GitPHP

A web based git repository browser written in PHP

User Authentication

GitPHP supports basic user authentication, in order to grant additional features to specific privileged users.

Passwords are sent as plaintext, so user authentication is only as secure as your server setup. If you are in any way concerned about malicious users accessing resources they do not have access to, it is strongly recommended that you take additional measures beyond GitPHP to protect your install, such as enabling SSL.

User Setup

GitPHP users are defined in the config file config/users.conf.php. If this file does not exist, or does not have any users in it, the entire user authentication functionality will be disabled and the login link will be hidden. Users are defined as individual key-value arrays within a main user array, $gitphp_users. Each individual user has a ‘username’ and ‘password’ key, set to the user’s login username and password, respectively.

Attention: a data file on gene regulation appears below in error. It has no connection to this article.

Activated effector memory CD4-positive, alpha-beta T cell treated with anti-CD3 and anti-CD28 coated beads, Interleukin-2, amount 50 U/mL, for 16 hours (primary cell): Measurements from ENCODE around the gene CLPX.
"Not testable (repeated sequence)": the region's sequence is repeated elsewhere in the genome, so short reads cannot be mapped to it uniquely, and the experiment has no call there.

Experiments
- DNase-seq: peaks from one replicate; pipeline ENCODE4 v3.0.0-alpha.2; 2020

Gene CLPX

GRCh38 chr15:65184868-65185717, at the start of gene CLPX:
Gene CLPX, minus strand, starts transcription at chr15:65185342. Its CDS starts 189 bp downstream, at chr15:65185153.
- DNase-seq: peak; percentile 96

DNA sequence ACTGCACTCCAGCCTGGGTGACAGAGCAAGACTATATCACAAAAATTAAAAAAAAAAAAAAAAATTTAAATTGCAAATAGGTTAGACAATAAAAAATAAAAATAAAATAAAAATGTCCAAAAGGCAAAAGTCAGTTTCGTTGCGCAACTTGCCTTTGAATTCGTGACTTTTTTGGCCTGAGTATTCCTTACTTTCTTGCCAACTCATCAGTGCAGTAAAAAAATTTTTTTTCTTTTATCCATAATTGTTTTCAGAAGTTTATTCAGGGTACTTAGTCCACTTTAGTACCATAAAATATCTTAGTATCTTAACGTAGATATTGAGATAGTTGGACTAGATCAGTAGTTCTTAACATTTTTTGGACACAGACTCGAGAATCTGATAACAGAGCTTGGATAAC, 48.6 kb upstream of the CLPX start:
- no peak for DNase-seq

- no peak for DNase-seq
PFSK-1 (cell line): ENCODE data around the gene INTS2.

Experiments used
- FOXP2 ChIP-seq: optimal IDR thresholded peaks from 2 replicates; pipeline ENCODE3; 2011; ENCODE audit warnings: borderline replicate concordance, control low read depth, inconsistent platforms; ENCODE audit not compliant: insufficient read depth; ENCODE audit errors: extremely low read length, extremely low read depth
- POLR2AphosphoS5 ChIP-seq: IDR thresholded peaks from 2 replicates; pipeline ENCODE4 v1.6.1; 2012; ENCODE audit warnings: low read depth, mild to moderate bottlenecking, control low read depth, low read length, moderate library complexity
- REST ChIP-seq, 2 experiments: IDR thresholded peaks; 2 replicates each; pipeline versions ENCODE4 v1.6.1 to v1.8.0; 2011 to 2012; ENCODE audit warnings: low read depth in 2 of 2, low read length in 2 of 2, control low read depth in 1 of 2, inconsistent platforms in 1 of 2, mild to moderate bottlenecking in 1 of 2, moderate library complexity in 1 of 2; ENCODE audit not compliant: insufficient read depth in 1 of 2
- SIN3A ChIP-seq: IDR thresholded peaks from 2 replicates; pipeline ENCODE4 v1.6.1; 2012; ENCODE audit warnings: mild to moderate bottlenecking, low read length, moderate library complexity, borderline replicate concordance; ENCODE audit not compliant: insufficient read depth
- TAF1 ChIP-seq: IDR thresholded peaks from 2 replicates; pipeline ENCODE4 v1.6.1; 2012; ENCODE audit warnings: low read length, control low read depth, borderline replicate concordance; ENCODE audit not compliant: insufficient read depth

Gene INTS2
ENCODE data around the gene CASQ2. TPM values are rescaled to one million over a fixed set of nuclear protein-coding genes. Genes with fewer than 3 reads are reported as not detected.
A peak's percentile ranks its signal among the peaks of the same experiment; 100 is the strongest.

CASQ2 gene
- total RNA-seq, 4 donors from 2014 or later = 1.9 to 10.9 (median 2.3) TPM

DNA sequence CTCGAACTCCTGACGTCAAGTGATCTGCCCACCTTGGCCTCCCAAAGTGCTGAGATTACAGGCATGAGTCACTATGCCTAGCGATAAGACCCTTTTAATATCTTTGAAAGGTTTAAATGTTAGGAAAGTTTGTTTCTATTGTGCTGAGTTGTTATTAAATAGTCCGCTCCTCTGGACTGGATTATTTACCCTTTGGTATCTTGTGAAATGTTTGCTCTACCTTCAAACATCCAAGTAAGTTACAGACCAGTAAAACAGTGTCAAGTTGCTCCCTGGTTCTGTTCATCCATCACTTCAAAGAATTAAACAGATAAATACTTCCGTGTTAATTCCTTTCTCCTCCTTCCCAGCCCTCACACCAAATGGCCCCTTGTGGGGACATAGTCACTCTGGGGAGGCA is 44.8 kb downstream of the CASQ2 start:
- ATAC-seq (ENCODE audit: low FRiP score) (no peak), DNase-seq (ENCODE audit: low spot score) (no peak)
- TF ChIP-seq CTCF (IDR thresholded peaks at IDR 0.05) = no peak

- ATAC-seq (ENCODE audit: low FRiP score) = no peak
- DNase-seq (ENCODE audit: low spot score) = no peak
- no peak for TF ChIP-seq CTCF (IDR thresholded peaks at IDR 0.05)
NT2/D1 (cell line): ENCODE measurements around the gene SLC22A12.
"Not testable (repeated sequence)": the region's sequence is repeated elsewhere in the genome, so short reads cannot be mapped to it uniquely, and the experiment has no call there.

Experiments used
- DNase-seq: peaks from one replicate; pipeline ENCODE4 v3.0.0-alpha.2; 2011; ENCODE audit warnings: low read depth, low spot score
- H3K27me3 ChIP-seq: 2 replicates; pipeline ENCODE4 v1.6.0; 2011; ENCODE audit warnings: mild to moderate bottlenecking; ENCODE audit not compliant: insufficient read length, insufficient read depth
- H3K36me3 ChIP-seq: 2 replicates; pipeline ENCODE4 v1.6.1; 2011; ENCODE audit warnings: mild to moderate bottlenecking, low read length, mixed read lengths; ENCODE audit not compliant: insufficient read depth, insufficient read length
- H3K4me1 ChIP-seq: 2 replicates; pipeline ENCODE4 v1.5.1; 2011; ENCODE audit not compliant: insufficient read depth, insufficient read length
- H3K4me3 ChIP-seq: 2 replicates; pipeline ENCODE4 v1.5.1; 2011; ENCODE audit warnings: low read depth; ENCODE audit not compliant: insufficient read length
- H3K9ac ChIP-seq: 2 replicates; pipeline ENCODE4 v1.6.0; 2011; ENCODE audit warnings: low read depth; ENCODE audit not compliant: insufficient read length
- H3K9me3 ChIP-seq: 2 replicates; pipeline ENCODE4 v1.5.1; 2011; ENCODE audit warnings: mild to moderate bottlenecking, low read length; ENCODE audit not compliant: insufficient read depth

$gitphp_users = array(
  array(
    'username' => 'user1',
    'password' => 'password1'
  ),
  array(
    'username' => 'user2',
    'password' => 'password2'
  )
);

User Access

Currently, the following functionality can be allowed on a per-user basis:

Non-interactive Login

If you are integrating with GitPHP functionality through a non-interactive interface, such as direct usage of non-HTML actions such as snapshot or RSS/Atom URLs, by default you will be considered an anonymous user, and will not have access if you have locked down access for anonymous users. In order to access restricted functionality, you will need to manually authenticate using the login action to generate a session key to use in subsequent authenticated requests. GitPHP uses standard PHP session functionality to generate session keys.

In order to initiate a login, you will need to submit a POST request to the login action. The login action is at (using http://localhost/gitphp as the URL of the GitPHP install) http://localhost/gitphp/?a=login, or http://localhost/gitphp/login if you’re using Clean URLs. You will need to send the POST variables ‘username’ and ‘password’ as the username and password, respectively. The server will respond with a cookie in the HTTP header called PHPSESSID that contains your session key. You can send the PHPSESSID cookie with the same session key in subsequent requests to perform other actions as the same authenticated user.